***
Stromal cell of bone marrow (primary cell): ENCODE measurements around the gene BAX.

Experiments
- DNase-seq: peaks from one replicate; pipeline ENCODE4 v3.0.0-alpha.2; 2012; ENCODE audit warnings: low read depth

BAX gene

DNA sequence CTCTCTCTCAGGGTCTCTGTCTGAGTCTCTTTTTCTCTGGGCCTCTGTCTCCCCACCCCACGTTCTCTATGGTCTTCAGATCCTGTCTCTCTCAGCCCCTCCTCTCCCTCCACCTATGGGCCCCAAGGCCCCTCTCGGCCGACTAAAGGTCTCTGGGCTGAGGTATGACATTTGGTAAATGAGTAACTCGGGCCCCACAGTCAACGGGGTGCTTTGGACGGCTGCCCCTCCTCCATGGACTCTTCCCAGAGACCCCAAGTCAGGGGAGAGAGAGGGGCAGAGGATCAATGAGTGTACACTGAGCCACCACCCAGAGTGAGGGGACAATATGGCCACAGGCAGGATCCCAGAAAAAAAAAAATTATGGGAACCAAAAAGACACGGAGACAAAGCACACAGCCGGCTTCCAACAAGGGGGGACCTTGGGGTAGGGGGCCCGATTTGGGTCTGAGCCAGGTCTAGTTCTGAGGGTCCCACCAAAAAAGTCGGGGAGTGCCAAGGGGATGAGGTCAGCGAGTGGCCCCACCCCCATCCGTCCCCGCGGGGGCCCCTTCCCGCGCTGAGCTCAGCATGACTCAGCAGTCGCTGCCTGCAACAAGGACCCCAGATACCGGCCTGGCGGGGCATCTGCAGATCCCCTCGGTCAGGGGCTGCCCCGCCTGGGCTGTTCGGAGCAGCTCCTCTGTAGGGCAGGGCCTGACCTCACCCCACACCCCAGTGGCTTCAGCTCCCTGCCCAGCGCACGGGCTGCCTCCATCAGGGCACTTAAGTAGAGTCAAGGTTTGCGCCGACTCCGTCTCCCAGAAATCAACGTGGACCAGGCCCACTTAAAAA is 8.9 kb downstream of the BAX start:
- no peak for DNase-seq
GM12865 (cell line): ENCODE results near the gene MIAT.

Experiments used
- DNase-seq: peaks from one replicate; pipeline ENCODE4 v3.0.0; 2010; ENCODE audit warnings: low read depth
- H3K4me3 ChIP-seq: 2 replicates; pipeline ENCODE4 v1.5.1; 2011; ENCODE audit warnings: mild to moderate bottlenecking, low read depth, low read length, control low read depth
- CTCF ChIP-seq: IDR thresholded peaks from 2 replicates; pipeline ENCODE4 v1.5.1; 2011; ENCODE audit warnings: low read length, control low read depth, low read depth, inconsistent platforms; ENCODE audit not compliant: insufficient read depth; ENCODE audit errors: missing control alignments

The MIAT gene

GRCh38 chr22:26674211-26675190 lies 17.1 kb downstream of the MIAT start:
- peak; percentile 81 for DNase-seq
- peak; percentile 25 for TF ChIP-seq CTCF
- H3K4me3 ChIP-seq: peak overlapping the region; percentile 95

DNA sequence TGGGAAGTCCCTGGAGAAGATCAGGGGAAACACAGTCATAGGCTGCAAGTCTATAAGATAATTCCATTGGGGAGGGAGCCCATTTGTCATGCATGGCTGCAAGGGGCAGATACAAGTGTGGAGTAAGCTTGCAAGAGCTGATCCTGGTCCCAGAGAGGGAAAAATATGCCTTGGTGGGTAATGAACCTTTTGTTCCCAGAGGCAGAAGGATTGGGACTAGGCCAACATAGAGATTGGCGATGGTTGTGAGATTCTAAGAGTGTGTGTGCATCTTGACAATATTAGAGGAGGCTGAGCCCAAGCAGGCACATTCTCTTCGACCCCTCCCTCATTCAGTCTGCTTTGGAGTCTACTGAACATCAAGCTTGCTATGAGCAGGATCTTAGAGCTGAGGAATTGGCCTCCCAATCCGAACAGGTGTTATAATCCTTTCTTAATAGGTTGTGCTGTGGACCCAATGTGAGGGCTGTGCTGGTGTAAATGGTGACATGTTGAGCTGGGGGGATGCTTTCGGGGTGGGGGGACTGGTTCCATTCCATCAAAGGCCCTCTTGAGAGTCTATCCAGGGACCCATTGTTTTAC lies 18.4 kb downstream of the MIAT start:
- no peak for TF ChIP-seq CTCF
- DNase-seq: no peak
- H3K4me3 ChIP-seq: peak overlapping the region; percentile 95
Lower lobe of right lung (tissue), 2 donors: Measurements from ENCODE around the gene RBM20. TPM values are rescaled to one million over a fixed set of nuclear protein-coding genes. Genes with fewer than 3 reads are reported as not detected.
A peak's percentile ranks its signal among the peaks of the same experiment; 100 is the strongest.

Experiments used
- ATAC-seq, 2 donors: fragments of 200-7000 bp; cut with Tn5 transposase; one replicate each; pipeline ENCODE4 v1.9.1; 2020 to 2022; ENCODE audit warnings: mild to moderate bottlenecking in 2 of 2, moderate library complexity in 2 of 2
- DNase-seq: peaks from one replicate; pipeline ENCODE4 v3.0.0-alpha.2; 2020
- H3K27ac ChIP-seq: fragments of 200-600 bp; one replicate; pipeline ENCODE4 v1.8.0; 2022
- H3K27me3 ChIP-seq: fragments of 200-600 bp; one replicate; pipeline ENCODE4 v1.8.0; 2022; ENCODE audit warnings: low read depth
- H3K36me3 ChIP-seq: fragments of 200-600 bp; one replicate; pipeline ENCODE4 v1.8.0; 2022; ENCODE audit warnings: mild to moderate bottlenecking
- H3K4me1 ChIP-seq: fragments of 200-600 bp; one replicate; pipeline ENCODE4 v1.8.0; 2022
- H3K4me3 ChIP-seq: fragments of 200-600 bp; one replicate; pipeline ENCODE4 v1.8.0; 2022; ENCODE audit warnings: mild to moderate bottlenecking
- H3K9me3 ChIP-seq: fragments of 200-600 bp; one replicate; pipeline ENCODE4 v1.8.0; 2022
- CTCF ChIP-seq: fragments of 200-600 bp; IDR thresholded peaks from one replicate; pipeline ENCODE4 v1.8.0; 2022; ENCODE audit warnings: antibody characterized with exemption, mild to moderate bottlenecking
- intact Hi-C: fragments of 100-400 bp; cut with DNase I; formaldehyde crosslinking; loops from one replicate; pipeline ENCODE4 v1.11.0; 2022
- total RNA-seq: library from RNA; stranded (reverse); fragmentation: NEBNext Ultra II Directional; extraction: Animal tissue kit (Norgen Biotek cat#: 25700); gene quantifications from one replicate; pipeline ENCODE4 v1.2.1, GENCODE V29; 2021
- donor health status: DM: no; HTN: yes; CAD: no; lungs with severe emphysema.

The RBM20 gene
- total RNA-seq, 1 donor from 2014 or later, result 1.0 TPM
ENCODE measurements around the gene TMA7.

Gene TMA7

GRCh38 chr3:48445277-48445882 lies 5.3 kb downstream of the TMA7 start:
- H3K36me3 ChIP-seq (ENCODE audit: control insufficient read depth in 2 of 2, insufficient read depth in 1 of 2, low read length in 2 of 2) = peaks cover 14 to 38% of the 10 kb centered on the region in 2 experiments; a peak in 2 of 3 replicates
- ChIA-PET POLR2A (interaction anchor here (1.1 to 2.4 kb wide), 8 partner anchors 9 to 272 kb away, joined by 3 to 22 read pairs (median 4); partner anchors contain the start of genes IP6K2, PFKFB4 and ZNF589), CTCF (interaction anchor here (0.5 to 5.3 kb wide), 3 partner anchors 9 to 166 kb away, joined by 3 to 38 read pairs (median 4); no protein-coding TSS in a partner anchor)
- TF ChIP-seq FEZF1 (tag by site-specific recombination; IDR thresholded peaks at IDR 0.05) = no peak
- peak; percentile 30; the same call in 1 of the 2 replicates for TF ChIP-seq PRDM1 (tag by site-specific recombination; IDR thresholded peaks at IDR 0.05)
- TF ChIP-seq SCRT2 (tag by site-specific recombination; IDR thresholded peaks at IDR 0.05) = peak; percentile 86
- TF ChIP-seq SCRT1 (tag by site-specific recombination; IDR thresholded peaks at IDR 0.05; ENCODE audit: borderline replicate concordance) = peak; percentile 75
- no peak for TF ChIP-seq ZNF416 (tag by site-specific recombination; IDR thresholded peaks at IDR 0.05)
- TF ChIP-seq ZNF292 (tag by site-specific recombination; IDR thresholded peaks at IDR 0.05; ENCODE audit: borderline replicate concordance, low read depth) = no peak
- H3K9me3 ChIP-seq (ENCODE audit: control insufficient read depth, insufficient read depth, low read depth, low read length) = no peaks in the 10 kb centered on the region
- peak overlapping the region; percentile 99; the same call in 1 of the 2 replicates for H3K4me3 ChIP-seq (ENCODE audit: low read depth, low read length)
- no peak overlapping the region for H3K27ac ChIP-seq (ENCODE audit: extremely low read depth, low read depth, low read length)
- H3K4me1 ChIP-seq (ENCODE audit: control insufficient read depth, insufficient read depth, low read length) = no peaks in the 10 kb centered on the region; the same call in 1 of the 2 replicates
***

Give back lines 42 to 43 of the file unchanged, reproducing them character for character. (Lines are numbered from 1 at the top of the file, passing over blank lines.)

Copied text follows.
- ChIA-PET POLR2A (interaction anchor here (1.1 to 2.4 kb wide), 8 partner anchors 9 to 272 kb away, joined by 3 to 22 read pairs (median 4); partner anchors contain the start of genes IP6K2, PFKFB4 and ZNF589), CTCF (interaction anchor here (0.5 to 5.3 kb wide), 3 partner anchors 9 to 166 kb away, joined by 3 to 38 read pairs (median 4); no protein-coding TSS in a partner anchor)
- TF ChIP-seq FEZF1 (tag by site-specific recombination; IDR thresholded peaks at IDR 0.05) = no peak